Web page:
Come out and help Richmond Hill Park

Dates and Times for the next workday in the Park.     Come out and help your favorite forest in Asheville!!!

11/8/2014 (Sat. 9:00AM – 1:00PM) Invasive Species Event-Tools and gloves provided but bring water and snacks 

12/13/2014 (Sat. 9:00AM – 1:00PM) Invasive Species Event-Tools and gloves provided but bring water and snacks 

Sign up here today  http://www.signupgenius.com/go/10c0d4da4af23a5fa7-richmond

Help Asheville’s Only Urban Forest – Richmond Hill Park-October 11

(From WNCA)
The Western North Carolina Alliance needs volunteers to participate in invasive exotic plant management/control outings from 9 a.m.-1 p.m. Saturday October 11th and on the second Saturday of every month, in Richmond Hill Park (280 Richmond Hill Drive).

OLYMPUS DIGITAL CAMERAGeranium

[Rosebay Rhodendron (Rhododendron maximum) a native flowering shrub blooms along the trails in the park (above left). Wild Geranium (Geranium maculatum) is a frequent native wildflower that has benefited from the removal of invasive-exotic plants that crowded it out (above right)]

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Invasive exotic plants were introduced in earlier decades, both deliberately and accidentally, and have escaped into areas of our public lands. Invasive exotic plants out-compete native plants for space, sunlight, water, and nutrients, often causing a decline in biodiversity.

Invasive exotic plants can also take over and destroy native food sources, leaving wildlife with food that provides little to no nutritional value for their needs.
[Over the last 3 years this important work has substantially improved the habitat for birds and native wildflowers in the park, while improving the quality and accessibility of the trails throughout the park.]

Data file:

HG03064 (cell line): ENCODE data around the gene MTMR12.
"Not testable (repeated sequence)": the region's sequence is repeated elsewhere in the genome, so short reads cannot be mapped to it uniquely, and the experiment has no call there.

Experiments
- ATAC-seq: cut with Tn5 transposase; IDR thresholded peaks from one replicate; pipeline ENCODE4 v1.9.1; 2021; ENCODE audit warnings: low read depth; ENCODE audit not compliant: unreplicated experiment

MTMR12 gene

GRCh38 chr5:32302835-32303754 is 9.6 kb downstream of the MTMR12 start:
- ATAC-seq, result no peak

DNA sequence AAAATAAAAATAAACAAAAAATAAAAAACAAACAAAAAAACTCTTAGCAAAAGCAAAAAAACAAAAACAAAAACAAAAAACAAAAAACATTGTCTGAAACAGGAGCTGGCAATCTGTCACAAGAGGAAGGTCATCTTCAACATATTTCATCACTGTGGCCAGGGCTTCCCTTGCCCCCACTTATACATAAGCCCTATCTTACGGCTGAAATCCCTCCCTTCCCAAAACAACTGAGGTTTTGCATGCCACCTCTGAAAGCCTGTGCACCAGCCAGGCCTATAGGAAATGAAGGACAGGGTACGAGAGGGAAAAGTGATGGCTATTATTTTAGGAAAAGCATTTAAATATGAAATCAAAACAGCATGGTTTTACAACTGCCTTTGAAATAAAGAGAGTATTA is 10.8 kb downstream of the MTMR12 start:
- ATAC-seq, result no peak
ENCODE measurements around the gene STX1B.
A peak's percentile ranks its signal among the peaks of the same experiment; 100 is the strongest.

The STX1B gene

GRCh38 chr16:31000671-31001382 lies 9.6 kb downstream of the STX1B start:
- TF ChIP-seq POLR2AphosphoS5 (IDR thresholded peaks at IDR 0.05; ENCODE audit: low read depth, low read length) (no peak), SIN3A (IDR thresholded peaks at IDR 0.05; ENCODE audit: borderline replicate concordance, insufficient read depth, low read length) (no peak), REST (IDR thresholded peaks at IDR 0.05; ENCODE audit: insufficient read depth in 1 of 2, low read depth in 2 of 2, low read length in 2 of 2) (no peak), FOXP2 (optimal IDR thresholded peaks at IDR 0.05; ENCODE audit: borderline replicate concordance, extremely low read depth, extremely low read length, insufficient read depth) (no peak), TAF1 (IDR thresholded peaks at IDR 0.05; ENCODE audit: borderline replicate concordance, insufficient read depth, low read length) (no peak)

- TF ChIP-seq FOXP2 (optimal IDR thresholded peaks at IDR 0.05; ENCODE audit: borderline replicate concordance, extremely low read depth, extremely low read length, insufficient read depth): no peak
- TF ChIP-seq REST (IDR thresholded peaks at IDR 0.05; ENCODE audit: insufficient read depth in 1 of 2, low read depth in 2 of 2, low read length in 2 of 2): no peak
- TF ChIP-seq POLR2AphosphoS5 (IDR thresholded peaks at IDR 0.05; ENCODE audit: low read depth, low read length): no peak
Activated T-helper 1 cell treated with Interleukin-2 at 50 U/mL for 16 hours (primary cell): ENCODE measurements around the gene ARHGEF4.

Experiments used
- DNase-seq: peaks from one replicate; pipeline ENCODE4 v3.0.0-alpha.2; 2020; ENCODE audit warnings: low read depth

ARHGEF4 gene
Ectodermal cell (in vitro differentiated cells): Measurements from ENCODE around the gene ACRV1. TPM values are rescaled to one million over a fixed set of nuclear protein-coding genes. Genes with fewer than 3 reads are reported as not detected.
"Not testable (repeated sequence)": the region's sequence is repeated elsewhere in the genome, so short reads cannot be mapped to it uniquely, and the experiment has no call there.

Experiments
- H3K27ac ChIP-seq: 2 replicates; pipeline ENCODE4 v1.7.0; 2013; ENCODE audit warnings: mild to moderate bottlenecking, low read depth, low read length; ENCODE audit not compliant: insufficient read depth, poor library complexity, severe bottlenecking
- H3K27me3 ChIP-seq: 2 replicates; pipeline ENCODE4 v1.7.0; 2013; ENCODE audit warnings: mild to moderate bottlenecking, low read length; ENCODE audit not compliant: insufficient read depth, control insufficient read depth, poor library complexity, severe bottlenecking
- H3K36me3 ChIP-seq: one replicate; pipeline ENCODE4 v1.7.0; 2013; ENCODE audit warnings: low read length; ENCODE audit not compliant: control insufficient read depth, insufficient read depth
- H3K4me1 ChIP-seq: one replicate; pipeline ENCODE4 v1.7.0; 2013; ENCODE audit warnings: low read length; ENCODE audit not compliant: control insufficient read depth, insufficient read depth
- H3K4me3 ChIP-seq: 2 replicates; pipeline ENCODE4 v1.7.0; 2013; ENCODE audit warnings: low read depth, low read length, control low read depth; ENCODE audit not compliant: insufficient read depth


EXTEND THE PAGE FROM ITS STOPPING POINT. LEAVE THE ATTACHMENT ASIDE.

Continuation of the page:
Bob Gale, Ecologist and Public Lands Director, will give instruction on how to identify invasive exotic plants of concern in the park, as well as how to use manual and chemical control methods.

Then we’ll put these skills to work treating invasive plant species found along the trail. We’ll provide gloves and equipment needed for the event. Volunteers are asked to bring lunch and water. Long pants, a long sleeve shirt, and old shoes or hiking boots (no open shoes or sandals) are required, even if the day is warm.

More information about Richmond Hill Park can be found at www.richmondhillpark.wordpress.com or by contacting James Wood at Richmondhillforest at gmail.com

If you want to join us, please sign up through SignUp Genius here. For questions, please contact WNCA  Volunteer Coordinator Cynthia Camilleri by emailing cynthia at wnca.org, or by calling (eight-two-eight) two-five-eight  –  eight-seven-three-seven, ext. 207.
Don’t forget to follow Friends of Richmond Hill Park by clicking on the follow tab at the top of the page.

Invasive plant removal event Saturday May 10th in the Park

Don’t miss you chance to help Richmond Hill Park!

Invasive plant removal event Saturday May 10th.